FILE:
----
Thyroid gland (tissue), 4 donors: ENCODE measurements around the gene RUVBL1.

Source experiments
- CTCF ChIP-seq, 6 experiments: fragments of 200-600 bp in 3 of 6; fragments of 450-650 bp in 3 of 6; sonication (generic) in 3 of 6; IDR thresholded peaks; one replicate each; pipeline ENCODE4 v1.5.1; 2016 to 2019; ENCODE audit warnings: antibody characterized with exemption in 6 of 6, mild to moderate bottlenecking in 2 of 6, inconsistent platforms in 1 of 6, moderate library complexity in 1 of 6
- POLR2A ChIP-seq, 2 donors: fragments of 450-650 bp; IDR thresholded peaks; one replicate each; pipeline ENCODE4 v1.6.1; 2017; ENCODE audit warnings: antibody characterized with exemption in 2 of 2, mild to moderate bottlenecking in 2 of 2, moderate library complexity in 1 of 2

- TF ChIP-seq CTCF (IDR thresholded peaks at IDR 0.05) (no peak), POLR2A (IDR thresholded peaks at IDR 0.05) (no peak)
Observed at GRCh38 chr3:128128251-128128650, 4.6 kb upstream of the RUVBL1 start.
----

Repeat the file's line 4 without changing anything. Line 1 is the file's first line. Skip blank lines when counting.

- POLR2A ChIP-seq, 2 donors: fragments of 450-650 bp; IDR thresholded peaks; one replicate each; pipeline ENCODE4 v1.6.1; 2017; ENCODE audit warnings: antibody characterized with exemption in 2 of 2, mild to moderate bottlenecking in 2 of 2, moderate library complexity in 1 of 2